You’ll need to create a vision for your transformation, and engage in a strategic planning process to convert that vision into a set of goals. Specific timeframes get attached to goals and act as benchmarks. Depending on your situation, you may announce a closure date up front, or you might just begin supporting individuals to move out of the workshop one at a time. At some point, though, a final cessation date will be necessary.
Setting short-term goals can help you determine progress towards your longer-term transformation goals. You might measure things like the achievement of job placement targets, time spent supporting individuals in the community versus the facility, and (later) employee retention.
Whether your transformation goals and timelines are fixed or rolling, it is okay to occasionally change plans. It’s more important to set your sights on the bigger picture of eliminating facilities, building organizational capacity, and being fiscally responsible than to hit every sub-goal perfectly. It’s even okay to make compromises and lower placement goals if they turn out to be too ambitious, however you must stay focused on forward momentum.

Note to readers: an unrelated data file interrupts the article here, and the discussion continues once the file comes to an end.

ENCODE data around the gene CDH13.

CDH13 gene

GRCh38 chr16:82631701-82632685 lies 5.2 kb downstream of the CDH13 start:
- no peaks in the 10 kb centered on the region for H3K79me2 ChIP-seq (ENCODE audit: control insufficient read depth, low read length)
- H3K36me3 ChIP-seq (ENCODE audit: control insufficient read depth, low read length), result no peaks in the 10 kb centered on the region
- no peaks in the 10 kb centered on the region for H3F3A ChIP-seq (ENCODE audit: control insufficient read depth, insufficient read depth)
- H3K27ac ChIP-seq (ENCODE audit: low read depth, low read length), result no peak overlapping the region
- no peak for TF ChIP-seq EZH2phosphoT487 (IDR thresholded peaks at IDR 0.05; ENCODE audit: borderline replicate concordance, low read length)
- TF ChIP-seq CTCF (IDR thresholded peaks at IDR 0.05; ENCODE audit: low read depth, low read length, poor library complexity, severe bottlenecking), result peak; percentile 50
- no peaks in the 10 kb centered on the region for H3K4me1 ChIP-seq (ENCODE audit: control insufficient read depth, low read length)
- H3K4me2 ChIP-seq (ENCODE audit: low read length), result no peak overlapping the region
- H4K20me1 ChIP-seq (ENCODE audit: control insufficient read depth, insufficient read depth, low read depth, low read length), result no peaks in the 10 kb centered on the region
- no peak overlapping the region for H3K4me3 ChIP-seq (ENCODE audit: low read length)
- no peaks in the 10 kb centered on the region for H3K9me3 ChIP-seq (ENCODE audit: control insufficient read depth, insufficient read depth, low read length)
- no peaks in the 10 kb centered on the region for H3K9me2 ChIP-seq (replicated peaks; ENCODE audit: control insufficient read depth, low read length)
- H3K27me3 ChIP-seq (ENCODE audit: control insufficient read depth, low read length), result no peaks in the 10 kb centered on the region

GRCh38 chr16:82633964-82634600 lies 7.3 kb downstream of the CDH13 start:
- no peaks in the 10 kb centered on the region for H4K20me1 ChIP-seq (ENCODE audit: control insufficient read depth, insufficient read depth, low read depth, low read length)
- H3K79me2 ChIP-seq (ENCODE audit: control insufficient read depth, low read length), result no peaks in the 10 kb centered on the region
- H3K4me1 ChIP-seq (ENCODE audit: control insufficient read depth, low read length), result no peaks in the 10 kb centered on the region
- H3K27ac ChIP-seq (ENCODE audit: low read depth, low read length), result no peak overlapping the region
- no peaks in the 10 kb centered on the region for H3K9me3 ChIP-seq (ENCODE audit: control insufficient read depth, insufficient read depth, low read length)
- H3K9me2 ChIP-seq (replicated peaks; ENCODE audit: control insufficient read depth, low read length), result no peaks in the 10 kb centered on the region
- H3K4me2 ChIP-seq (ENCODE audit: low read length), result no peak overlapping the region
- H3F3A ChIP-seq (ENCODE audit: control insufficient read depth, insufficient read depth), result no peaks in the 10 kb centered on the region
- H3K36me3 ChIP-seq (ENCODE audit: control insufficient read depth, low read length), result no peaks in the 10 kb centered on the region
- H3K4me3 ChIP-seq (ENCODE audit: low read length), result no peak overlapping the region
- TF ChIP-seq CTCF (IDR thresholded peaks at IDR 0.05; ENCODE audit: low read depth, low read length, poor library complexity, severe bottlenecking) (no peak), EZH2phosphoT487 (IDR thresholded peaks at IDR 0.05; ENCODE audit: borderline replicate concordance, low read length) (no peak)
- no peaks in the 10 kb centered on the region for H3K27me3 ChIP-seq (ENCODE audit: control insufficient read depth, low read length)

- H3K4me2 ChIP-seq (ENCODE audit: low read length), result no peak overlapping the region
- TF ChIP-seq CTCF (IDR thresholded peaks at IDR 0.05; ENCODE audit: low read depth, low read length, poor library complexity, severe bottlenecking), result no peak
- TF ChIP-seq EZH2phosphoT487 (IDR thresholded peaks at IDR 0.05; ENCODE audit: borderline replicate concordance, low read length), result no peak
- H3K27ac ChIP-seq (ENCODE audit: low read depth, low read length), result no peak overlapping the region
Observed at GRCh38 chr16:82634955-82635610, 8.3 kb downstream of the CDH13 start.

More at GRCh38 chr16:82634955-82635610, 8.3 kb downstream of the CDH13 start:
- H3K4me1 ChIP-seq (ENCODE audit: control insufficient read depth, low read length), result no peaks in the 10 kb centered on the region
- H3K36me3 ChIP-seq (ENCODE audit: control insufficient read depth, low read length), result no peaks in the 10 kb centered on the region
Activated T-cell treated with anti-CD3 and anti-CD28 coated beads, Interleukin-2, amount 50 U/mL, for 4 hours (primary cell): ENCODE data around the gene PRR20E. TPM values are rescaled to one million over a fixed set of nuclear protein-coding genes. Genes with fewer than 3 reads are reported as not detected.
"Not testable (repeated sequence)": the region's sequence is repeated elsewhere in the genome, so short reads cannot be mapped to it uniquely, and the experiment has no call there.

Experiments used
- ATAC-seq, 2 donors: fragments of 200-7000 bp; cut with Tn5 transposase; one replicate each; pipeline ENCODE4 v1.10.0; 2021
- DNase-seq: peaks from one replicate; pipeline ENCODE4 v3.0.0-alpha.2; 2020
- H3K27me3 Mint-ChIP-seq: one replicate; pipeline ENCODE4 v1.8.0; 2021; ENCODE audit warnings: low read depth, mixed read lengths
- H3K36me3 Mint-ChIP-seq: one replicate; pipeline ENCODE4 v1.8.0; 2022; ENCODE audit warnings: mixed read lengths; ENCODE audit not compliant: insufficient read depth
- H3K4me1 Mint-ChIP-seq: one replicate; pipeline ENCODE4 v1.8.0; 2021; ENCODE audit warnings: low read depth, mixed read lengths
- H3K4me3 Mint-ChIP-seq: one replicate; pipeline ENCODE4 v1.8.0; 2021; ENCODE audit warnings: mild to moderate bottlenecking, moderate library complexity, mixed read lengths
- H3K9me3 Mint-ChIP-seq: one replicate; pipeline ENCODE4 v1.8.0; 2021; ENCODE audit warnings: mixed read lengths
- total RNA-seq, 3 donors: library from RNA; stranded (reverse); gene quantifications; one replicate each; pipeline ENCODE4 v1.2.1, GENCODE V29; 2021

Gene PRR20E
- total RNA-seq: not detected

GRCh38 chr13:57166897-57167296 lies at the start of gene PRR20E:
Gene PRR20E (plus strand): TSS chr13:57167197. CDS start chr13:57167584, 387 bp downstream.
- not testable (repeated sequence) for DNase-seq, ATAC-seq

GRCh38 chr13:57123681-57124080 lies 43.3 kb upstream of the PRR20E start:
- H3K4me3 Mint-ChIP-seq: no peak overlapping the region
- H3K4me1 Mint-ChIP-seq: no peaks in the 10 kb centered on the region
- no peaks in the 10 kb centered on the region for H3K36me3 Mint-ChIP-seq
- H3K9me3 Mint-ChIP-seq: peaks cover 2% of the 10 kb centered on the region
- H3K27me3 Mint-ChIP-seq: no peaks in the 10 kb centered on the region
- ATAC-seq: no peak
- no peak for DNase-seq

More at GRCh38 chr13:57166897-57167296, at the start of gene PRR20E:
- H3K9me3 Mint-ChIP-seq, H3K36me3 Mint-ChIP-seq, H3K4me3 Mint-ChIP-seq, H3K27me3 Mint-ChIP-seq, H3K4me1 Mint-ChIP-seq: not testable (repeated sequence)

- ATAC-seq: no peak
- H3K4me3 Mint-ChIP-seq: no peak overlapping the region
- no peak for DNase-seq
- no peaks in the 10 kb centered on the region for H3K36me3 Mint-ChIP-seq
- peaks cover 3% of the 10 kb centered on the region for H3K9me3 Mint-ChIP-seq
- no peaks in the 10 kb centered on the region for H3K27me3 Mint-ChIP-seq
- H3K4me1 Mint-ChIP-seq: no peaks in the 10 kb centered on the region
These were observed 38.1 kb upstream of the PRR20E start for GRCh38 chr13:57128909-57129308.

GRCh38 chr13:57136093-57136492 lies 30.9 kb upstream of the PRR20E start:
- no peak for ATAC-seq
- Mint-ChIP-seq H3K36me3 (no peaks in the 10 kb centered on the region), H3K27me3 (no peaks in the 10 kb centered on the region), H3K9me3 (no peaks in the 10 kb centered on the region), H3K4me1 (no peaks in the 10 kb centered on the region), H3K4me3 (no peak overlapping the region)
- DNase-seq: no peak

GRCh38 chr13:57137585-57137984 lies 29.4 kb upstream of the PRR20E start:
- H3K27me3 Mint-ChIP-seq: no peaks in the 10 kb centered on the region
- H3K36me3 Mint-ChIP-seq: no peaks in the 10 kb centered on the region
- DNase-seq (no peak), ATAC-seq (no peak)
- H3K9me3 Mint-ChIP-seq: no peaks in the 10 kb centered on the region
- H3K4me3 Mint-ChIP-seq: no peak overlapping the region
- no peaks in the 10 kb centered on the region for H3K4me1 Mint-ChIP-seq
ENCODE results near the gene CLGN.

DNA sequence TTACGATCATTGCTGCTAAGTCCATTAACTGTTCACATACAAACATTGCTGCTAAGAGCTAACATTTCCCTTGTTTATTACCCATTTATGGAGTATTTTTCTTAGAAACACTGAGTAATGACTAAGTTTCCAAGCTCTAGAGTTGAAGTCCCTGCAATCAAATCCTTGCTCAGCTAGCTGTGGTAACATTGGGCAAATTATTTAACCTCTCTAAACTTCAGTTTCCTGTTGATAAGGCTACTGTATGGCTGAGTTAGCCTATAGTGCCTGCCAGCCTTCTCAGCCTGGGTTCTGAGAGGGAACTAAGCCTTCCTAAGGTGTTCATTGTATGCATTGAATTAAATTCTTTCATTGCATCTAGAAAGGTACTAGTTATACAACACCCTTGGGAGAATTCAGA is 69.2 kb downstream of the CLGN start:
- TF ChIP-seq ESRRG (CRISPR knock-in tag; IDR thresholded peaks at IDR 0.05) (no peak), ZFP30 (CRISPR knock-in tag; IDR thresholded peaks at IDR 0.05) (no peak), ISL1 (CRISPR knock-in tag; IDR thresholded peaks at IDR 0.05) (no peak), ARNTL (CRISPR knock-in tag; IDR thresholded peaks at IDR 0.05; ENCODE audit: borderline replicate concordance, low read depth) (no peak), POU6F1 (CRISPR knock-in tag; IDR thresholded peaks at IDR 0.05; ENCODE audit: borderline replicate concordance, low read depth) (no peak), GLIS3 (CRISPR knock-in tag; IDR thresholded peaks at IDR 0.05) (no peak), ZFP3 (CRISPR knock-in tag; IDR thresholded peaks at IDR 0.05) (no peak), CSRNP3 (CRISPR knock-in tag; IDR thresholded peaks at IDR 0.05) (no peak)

To create your strategic plan and goals, you’ll need to form a team or task force comprised of a range of stakeholders. This might take many forms. For example, your state department of intellectual and developmental disabilities may have resources to support coalition building. Or you could stick with a primarily internal team that represents the full range of your staff and board members. Such efforts create multiple points of view and potential gaps to be identified and addressed. This team creates a sense of cohesion and unification to achieve the goals collectively, and a shared responsibility for the plan’s implementation.
It might be help to consider hiring a consultant to guide and support your strategic planning process. This consultant may work in collaboration with your multi-stakeholder strategic planning team, but they’ll also bring their own skills and perspective. It can be well worth the investment to have an external, objective person with lots of strategic planning experience “in your corner.”
To learn more, see these suggested resources and provider promising practices